Fast forward a couple of week and this parking in front of house overnight happens again. At this point Jeff decides to go over and talk to the neighbor. This went about as well as can be expected. I watched from a window, just to be in the loop without having to confront anyone. The neighbor starts in about how he thought this neighborhood was different and that he had never felt welcomed. Jeff did mention to him that every time we had made and effort to say hello or wave that he ducks his head or looks right past us without making eye contact and runs into the garage as fast as he can. One day about a year after this guy moved in, he and I went to the end of our driveways at the same time, to collect our garbage cans. I waved and said hello to him. At that point he lifted the lid to his trash can to hide behind and walked backwards ito his garage so he wouldn’t have to acknowledge me. (never felt welcomed?! Hmmm, I wonder why that is?) What are we supposed to do with that type of behavior? I am honestly surprised that he answered the door to Jeff when he went over to talk to him about the parking situation.
He is still avoiding us and we are still amused by it.
Since this incident, there have been numerous cases of the police being called to our street. One incident involved a dog attacking a neighbor, who defended himself with a plastic broom handle. The owner of the dog called the cops on the victim of the dog and made up some story about how he attacked her with a weapon of some kind. BTW, I saw the broom handle, it was in fact plastic and not a very effective weapon. There was no mention of the victim defending himself from the violent dog (who has since been sent to the pound after he attacked another dog who was walking by).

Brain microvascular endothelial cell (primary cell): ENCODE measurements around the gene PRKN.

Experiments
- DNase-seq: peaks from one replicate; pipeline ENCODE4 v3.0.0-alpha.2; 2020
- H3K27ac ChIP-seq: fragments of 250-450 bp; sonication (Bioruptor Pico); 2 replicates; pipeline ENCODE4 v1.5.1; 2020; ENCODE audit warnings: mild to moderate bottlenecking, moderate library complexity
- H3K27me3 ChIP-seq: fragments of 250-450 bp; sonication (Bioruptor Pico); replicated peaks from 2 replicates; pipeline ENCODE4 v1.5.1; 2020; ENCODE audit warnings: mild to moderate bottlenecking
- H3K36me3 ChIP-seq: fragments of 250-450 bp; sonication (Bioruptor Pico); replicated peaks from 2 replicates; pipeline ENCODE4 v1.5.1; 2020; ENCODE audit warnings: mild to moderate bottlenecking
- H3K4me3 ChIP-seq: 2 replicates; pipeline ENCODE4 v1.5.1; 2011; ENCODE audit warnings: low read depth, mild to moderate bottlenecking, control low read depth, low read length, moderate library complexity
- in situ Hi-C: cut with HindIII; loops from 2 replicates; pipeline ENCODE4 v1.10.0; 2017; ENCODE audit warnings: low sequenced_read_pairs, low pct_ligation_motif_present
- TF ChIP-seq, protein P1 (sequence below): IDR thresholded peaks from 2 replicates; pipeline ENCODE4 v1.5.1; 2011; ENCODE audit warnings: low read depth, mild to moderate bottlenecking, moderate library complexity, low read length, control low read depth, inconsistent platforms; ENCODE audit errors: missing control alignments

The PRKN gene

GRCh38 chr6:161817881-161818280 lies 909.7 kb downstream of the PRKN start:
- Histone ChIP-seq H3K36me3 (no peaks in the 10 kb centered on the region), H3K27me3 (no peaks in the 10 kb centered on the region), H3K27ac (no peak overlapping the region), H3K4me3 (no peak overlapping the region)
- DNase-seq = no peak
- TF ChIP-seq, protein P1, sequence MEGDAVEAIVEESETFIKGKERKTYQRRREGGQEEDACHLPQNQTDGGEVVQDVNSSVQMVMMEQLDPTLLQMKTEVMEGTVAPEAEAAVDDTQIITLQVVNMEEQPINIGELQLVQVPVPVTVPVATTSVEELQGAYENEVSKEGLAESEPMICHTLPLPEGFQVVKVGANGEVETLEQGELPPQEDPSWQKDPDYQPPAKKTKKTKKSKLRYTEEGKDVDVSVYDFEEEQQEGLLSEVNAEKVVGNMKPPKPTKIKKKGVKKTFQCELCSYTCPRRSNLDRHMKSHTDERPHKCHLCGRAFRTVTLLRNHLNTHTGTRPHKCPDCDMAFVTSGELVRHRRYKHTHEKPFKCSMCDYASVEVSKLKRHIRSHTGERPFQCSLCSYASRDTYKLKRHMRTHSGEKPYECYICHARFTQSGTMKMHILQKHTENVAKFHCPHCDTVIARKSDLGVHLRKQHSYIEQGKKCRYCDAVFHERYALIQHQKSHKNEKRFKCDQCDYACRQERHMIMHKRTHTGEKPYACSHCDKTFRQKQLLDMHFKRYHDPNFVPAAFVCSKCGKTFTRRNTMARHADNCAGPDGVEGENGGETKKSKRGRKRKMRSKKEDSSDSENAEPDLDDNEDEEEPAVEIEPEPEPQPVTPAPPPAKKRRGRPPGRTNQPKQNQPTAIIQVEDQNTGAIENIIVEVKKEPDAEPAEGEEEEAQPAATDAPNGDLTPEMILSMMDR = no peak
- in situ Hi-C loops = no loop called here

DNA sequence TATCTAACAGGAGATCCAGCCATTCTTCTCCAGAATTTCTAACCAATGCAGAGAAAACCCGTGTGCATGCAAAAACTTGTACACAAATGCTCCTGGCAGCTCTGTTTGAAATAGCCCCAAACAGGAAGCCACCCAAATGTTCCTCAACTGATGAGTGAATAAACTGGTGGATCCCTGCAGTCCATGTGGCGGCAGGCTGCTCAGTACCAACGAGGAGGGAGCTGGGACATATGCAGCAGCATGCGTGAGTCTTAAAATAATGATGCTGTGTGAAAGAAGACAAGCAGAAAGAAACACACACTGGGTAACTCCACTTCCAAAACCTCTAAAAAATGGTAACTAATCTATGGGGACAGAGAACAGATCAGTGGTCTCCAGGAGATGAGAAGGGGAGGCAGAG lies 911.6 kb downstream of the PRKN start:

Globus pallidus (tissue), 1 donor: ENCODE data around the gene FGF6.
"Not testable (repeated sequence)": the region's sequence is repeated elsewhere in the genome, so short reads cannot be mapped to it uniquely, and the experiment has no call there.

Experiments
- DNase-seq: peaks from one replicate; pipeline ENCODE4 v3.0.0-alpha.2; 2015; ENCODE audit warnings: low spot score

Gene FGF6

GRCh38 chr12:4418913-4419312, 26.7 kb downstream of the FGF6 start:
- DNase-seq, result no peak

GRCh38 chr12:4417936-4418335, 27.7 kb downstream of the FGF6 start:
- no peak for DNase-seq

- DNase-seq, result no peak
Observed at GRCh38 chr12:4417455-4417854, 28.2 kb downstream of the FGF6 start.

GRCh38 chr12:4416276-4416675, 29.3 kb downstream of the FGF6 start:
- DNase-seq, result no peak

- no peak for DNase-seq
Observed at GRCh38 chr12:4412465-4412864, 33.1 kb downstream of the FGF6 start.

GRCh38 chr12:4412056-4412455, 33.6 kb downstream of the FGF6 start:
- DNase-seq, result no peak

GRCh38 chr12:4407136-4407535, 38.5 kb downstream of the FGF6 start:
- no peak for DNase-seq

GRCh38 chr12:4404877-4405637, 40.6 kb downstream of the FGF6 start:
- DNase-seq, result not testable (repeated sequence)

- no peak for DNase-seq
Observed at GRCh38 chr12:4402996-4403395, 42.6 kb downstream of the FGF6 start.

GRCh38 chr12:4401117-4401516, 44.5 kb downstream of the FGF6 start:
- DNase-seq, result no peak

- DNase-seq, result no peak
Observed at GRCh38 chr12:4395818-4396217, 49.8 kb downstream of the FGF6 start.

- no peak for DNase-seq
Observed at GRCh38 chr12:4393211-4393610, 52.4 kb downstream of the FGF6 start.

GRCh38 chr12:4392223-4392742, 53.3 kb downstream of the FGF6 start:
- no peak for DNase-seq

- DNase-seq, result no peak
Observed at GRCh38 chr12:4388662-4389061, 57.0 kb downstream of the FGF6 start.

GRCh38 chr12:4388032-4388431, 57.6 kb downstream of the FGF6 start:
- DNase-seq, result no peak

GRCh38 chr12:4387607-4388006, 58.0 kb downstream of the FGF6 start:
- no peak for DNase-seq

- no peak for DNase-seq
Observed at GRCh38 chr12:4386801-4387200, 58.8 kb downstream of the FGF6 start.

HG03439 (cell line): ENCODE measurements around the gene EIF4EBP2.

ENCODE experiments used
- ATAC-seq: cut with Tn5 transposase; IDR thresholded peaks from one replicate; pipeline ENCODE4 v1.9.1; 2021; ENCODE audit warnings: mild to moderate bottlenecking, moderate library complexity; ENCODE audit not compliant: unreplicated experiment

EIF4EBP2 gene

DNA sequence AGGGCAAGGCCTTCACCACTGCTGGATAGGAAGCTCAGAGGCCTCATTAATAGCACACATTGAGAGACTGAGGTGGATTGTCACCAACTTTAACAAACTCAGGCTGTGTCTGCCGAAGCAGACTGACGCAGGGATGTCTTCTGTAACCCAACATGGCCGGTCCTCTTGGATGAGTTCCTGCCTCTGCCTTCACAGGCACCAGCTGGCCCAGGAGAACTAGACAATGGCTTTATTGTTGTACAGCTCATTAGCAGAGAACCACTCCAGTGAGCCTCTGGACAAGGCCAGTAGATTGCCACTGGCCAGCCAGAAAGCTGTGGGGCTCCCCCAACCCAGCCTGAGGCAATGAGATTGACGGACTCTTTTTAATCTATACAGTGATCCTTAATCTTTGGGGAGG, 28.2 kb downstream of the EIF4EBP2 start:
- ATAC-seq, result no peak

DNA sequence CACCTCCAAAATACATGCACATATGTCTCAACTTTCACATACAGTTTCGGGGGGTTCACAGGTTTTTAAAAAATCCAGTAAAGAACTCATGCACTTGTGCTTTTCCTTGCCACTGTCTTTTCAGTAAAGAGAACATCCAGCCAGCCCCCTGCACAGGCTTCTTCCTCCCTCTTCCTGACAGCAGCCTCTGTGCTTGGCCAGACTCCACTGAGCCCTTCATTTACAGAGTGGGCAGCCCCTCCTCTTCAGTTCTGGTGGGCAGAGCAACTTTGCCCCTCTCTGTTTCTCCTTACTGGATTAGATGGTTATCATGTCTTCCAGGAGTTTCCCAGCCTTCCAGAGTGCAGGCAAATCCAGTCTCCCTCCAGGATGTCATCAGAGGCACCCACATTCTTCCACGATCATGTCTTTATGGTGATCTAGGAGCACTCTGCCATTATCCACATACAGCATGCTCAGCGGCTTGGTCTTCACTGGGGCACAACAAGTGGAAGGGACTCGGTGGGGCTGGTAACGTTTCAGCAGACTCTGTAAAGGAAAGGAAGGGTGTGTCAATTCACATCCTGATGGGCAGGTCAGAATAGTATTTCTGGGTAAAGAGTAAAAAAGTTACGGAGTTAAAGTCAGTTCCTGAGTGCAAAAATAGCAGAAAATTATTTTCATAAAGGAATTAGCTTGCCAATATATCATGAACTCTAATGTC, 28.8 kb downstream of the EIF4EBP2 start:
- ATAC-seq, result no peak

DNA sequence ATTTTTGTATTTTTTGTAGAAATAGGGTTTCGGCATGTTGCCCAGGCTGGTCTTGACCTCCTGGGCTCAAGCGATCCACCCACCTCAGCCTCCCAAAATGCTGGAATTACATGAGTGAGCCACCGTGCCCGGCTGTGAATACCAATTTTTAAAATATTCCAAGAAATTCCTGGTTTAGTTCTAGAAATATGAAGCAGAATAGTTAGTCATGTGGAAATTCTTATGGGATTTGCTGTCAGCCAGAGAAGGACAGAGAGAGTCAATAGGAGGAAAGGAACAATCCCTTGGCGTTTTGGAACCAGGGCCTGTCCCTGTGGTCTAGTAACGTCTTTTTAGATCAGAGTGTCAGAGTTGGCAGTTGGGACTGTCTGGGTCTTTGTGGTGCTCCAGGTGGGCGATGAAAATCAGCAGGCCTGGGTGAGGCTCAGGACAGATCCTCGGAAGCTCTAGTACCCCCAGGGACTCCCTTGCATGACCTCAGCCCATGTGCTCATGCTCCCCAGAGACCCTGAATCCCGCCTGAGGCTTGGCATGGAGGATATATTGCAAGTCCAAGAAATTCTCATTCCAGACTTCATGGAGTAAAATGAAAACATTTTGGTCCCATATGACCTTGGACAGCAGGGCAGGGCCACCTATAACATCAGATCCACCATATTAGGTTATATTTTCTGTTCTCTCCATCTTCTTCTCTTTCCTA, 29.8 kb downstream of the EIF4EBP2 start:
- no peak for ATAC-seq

A couple of weeks ago, the dog owner called the cops on another neighbor for having a loud party on a Saturday afternoon. I think simply knocking on the door and asking them to keep it down probably would have worked, but that is just me.
I have so many more examples of this. Just last week I was at the airport and one of the escalator banks was broken. This meant that everyone was using one bank of escalators, so there was a large crowd of people all trying to get to the same place at once. I had to squeeze into line to take the escalator (more like merging into traffic really) when the woman behind me proclaims “RUDE” in my ear. I turned my head and said “excuse me, there is nowhere else to go.” She then promptly says “oh, not you” looking embarrassed. I am pretty sure she was upset with me but as soon as I commented to her she had to make light of it. This is an interesting phenomenon. Everyone is a bad-ass until they get called out to their face. Once called out their reaction is usually in the line of ‘what, me?” If they are called out online they double-down on the bravado. It’s more along the lines of “Who do you think you’re talking to?!” The chest beating starts and things go down hill in hurry.
All of these situations speak to the keyboard warrior mentality, my friends. It is so easy to behave badly from the comfort of your own couch when you lose accountability of your actions because you don’t actually have to face other human beings.
I will leave you with one final thought on this. Please be responsible adults. Our nation was founded on being responsible. If we act like children, we empower more government control in our lives. Be a grown up. It is perfectly acceptable to speak your mind and have differing opinions from others, but that doesn’t mean that it ok to be a jerk about it. There is enough drama in the world without millions of keyboard warriors behaving badly.